Up a narrow stairs and into the main hall, we explored the activities that were taking place and talked with people; some of whom had come from all parts of the country. They were mostly young, committed to action and dedicated to saving this country from the growing threat of the destruction of our democracy.

Back at our home base and after dinner we decided to join our host husband in a meet-up with some of the Democratic Underground folks he knows from online. On the way in we saw more of the infamous fur coats and cowboy hats. They seemed to be everywhere. Coming out of the Metro on our way to the bar the owners of full length fur coats and cowboy boots and hats seemed to be everywhere we turned. We did notice most of them ran in packs. Im sure none of them wanted to meet real people. especially people of the everyday classes such as ourselves.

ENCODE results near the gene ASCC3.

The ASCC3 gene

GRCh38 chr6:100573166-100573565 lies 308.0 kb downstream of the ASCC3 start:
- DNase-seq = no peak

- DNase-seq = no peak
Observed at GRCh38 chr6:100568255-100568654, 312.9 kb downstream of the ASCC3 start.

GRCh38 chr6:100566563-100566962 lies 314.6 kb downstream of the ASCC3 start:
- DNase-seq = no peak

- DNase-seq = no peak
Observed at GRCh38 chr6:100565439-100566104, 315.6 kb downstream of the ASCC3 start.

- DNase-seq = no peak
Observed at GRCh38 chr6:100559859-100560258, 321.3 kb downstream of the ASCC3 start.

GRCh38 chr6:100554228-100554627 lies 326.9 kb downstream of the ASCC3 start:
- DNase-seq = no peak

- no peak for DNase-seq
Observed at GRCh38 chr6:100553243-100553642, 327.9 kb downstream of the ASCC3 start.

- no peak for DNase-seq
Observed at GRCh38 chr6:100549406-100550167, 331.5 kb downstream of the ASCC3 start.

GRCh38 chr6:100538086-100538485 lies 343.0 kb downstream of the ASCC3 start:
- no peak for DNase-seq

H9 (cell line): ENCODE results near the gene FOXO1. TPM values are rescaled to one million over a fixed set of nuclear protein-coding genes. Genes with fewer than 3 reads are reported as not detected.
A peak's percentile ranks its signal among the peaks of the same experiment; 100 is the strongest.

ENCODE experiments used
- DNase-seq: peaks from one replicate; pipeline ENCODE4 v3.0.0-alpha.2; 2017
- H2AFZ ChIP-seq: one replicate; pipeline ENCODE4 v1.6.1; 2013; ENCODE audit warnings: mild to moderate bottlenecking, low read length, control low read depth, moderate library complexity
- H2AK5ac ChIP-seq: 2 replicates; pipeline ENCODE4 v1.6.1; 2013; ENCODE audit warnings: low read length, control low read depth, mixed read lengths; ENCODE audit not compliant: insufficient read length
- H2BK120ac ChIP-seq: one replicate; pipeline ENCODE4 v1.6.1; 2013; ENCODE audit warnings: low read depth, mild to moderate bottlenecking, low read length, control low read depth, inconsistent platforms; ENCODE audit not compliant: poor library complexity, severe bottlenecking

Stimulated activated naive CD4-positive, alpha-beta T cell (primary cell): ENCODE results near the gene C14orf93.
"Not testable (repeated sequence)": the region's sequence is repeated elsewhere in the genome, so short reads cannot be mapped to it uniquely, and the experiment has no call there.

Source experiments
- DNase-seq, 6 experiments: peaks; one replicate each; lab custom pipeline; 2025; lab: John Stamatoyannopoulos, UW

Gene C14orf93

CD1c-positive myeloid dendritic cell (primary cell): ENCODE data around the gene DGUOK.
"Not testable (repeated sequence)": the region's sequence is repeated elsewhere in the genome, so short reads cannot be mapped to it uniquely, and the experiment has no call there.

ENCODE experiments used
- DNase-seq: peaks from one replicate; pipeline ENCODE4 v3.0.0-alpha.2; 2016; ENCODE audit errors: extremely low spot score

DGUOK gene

They were all in a hurry to get to their Bancy Falls and whatever other parties were going on to celebrate the coronation. We were headed to a bar for the DU meet-up to begin the celebration of the un-nauguration.

The third member of our group from the Northwest met us at the bar after flying in that evening. We also had a DU member who had driven down from New Jersey join our group. She would spend the next two nights with our host family.

Along with a few more of the DU folk, the evening was spent in good company with much talk of politics.

Thursday, January 20th

Morning came early after our late evening out and though we had plans to leave early my body was loathe to respond. Attempting to move four women too fast was a bit like herding cats for our host husband. But he was absolutely gracious about the whole thing; making us PB&J sandwiches to take with us and never showing a bit of aggravation at our slow start.

Another trip in on the Metro and a VERY long walk down to the Roosevelt Memorial, we were just in time to have missed the Billionaires For Bush who had just auctioned off Social Security and the Tsongass Wildlife Refuge. Word was, they went pretty cheap. The Billionaires were still hanging around so we got to hear some of their views on the event that had just taken place. Though they were loud and obnoxious, or perhaps it was BECAUSE they were loud and obnoxious, it was a hilarious demonstration.